It was important for the leadership team to understand past culture to change staff attitudes and focus on the must haves that were required for the new culture. An effective plan showed the team how things would change and focused on the role of individual healthcare professionals more than the final outcome and goal of zero cross-transmissions. Staff buy-in became more apparent as the unit began to see a decrease in the number of affected patients and an increase in infection prevention compliance.8
Sustainability has been maintained for over a year as of this writing. No cross-transmissions have been identified since the implementation of and continued focus on the infection prevention initiatives. The leadership team has refocused on opportunities that have been changed or highlighted through rounding, surveillance, and regular communication. For example, as change in one area becomes hardwired, such as using hand gel before donning and after doffing gloves, the focus may change to another infection prevention task in need of improvement.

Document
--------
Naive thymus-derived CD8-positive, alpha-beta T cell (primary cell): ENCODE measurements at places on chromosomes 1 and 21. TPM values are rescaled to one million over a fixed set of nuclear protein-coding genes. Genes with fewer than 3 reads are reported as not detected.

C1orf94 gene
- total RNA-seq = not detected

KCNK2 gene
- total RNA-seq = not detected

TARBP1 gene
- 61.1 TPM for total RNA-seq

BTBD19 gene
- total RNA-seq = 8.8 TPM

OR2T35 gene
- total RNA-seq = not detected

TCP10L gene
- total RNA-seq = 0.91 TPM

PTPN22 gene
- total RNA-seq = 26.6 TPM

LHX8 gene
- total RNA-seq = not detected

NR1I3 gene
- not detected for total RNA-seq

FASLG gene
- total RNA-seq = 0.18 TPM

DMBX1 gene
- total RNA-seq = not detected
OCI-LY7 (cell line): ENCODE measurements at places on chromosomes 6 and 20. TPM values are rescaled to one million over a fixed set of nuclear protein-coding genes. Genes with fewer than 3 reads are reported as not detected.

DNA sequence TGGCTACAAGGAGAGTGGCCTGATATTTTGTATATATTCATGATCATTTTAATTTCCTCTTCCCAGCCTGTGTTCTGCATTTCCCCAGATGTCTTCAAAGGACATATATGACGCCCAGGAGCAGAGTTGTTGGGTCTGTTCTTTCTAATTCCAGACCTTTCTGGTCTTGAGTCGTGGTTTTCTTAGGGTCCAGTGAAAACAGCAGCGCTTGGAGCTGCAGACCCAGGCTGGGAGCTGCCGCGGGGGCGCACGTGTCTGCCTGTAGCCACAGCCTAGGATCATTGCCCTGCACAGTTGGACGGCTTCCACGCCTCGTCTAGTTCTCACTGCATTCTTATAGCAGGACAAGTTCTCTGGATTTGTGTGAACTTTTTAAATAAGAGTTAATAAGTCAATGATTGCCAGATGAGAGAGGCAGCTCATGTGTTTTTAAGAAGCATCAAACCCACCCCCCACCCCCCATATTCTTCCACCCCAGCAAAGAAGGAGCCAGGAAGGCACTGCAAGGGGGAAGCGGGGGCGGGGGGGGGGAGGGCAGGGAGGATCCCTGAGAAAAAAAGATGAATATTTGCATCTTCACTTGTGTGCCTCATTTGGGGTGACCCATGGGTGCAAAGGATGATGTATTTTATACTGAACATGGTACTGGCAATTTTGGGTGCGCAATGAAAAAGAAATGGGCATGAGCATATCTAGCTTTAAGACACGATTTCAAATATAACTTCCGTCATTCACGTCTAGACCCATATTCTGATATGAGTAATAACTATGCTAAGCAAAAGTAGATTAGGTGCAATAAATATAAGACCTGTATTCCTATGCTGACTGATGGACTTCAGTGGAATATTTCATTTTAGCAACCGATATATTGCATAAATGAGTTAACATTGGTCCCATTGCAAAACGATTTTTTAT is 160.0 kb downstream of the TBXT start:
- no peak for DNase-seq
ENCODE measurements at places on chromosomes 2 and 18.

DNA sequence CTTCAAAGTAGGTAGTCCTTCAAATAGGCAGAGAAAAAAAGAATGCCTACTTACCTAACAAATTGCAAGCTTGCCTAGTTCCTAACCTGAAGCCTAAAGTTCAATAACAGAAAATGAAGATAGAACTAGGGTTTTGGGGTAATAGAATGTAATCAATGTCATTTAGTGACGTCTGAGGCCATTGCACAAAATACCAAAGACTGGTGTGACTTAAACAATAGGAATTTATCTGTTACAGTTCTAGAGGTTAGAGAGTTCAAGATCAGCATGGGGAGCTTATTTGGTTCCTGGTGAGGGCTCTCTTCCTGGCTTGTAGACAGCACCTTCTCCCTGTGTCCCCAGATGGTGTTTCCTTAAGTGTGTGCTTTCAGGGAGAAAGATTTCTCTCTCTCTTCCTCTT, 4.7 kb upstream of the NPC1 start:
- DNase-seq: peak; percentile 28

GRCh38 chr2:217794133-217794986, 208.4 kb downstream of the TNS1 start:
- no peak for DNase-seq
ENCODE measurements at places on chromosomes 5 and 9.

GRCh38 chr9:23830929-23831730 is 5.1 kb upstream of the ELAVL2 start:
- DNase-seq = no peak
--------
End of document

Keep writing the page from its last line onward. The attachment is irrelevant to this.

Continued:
Adapting tools based on opportunities and behaviors with continual assessment of processes is essential to maintaining success. As such, the surveillance tool has been modified and the observation focus changed throughout the process. The basics of infection prevention were crucial, and a focus on technique had a major impact on eliminating infections. There were no new infections in a period of more than a year between the implementation of the new processes and the authors' departure from the organization.